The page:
Establishing a fundamental change in the way that airborne particles are identified, using portable collection and next generation sampling techniques.

Key Facts

    • Development of a 'bio-toolkit' for high-confidence, wide-area biodetection and biomonitoring of bioaerosols from urban, agricultural and industrial environments
    • Development of novel techniques for rapid, high-throughput sample capture, concentration and preparation for detecting bioaerosols

Impact of our research

This Natural Environment Research Council funded four-year project which kicked off in early 2015 simplified the process of biosampling and made it not only faster but increasingly accurate too. To help achieve this, the team compared data from three different environments – urban, industrial, and agricultural – to assess whether there are any prevailing factors that affect the sampling process in them, or if qualification of levels and spread is similar in each of them.

Project findings have attracted attention from Airborne Allergy Action, the National Aspergillosis Centre at Manchester University NHS Foundation Trust and provided evidence for the Environment Agency on the benefits of advanced monitoring and detection tools for biowaste sites. This is now being pursue through BioAirNet where there is interest for method standardisation.

Why the research was commissioned

The presence of microorganisms in air is taken for granted, but understanding the identities, distribution and abundance of airborne microorganisms remains in its infancy. Meanwhile, the impact of emissions from urban, agricultural and industrial areas on local air quality is a growing concern for major public policy. Deleterious health effects can arise following exposure to infective bacterial and viral organisms. Indeed, the risk to human exposure to bioaerosols and volatile organic compounds are still difficult to quantify in real time. As exposure risk is directly linked to the concentration and type of microorganisms, much clearer quantification and characterisation methods are needed if the temporal and spatial trends of infectious species are to be evaluated in different environments. Most of the uncertainties surrounding personal exposure to microorganisms are also magnified by the ease with which bacteria and viruses can permeate through air due to their fluidity and movements. The measurement of the mass, or particle number concentration, of total inhalable particulate aerosol (particulate matter with diameter <10 µm, or PM10) does not correlate with microbial concentration, and thus setting legislative limits on PM10 levels will not necessarily result in reduction of bioaerosol loadings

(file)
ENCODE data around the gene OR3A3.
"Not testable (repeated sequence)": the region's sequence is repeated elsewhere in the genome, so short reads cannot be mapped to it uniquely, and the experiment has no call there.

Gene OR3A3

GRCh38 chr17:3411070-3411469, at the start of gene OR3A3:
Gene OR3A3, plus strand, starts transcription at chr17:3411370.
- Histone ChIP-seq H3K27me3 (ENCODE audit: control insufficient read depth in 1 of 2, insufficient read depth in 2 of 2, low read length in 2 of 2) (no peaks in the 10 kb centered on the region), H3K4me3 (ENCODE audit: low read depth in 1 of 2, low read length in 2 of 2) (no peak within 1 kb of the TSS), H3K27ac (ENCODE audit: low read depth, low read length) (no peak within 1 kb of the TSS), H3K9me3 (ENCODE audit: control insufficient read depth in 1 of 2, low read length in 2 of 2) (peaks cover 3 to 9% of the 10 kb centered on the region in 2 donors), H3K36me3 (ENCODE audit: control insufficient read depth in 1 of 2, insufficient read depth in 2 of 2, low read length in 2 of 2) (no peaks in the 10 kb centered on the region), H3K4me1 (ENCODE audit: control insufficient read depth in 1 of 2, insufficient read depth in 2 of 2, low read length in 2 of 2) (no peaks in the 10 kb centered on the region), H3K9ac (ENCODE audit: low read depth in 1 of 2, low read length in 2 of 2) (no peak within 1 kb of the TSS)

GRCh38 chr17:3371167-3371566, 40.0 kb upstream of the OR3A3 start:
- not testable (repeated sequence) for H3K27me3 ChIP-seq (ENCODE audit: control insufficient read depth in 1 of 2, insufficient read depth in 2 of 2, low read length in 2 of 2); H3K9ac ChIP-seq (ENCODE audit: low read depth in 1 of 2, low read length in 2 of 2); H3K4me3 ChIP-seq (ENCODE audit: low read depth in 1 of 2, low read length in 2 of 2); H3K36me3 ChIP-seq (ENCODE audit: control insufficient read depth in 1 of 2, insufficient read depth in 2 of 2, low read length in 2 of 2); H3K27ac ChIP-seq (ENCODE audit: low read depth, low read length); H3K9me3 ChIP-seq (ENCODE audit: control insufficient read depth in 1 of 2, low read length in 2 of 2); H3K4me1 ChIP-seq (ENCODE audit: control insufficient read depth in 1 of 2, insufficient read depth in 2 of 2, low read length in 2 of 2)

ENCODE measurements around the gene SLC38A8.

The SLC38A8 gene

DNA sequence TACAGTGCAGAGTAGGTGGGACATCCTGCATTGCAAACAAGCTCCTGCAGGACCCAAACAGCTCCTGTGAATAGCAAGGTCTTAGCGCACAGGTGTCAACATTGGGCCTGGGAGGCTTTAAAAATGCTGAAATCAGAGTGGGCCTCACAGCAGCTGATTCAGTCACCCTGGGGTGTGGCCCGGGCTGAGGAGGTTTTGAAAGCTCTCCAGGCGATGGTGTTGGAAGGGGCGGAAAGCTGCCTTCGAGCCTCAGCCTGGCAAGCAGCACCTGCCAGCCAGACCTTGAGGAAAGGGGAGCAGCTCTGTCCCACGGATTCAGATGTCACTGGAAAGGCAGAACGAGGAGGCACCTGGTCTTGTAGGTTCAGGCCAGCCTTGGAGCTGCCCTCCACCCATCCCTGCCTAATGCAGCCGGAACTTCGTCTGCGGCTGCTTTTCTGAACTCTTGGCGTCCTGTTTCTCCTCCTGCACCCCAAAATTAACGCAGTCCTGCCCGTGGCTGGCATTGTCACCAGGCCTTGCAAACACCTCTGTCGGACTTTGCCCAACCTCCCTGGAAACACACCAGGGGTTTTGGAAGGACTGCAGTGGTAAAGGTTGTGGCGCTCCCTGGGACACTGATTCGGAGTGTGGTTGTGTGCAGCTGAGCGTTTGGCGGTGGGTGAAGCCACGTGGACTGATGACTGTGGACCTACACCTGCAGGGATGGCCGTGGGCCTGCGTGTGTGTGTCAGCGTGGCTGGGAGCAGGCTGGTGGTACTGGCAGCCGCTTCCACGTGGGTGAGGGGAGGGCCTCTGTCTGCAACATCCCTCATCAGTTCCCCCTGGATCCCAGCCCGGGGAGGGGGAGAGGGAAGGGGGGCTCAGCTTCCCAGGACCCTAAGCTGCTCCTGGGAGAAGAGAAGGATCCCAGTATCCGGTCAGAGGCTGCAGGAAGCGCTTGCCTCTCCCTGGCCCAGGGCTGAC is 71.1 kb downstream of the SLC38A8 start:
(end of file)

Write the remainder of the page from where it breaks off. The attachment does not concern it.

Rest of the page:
There is also growing concern about the accidental or deliberate release of biological materials in the environment and the associated impacts on human/ animal health and the economy. Thus, rapid bioaerosol detection is an urgent civilian and military requirement. In 2012 the Government instigated a "Blackett Review" to address the question "Which technologies or capabilities will enable rapid, wide-area surveillance of a broad spectrum of biological agents in the next 15 years?"

Why Cranfield?

Cranfield university has track record in research at the interface between waste management practice, environmental microbiology, and human health. Cranfield’s work on bioaerosol emissions and dispersion provided the UK evidence base on the impact of biowaste operations on bioaerosol concentrations in ambient air. Specifically, Cranfield addressed the need to develop improved techniques for sample capture, concentration, sensing regimes for high confidence wide-area biodetection and exposure risk to human health.

Facilities used

Environmental Analytical Facility
Cranfield Wastewater Treatment Plant

Find out more

Cranfield University - Bioprocessing and Environmental Technology